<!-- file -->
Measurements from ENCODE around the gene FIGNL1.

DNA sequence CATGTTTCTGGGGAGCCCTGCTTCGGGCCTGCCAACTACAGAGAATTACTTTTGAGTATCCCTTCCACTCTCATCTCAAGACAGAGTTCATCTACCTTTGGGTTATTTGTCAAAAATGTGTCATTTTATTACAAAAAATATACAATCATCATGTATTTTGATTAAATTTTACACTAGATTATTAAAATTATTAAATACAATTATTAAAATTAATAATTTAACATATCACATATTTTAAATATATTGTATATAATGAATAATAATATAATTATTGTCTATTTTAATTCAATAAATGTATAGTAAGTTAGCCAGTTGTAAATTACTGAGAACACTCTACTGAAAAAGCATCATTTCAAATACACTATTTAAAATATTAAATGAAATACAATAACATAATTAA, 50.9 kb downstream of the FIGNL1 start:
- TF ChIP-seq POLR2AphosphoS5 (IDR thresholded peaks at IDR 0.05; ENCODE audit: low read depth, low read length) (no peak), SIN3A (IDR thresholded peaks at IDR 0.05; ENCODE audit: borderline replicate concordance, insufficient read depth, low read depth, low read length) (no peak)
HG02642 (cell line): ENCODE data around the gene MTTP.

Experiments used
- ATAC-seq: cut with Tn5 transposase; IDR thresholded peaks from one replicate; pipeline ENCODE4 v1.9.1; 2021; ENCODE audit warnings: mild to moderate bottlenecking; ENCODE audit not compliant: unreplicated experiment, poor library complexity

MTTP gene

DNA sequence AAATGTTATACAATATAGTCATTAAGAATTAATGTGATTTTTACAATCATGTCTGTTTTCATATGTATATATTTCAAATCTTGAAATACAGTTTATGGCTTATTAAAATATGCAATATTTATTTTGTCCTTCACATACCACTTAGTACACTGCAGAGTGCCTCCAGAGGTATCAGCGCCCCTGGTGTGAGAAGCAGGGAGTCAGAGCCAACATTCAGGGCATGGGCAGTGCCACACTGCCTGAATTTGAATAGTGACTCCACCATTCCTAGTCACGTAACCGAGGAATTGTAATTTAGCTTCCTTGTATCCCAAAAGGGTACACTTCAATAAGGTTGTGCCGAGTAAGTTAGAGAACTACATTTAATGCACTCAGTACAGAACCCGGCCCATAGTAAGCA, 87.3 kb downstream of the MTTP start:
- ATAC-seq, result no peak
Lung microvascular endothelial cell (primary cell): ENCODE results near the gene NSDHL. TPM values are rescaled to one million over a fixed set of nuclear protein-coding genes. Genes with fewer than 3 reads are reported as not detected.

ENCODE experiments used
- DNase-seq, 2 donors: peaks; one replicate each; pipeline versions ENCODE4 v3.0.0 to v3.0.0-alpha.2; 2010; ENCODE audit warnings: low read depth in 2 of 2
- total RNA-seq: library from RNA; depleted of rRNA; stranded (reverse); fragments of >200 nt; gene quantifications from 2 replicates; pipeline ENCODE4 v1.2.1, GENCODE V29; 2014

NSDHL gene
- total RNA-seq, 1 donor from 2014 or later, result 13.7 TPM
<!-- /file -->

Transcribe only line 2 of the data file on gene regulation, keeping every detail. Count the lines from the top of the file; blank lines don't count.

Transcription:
DNA sequence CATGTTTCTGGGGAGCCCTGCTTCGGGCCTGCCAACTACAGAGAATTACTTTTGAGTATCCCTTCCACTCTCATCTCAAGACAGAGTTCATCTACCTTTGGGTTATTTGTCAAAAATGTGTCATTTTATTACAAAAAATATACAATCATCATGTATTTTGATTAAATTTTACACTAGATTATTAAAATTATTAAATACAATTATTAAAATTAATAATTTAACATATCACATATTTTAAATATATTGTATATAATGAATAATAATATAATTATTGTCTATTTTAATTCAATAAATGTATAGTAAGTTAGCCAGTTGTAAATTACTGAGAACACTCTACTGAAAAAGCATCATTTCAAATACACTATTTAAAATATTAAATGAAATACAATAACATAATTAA, 50.9 kb downstream of the FIGNL1 start: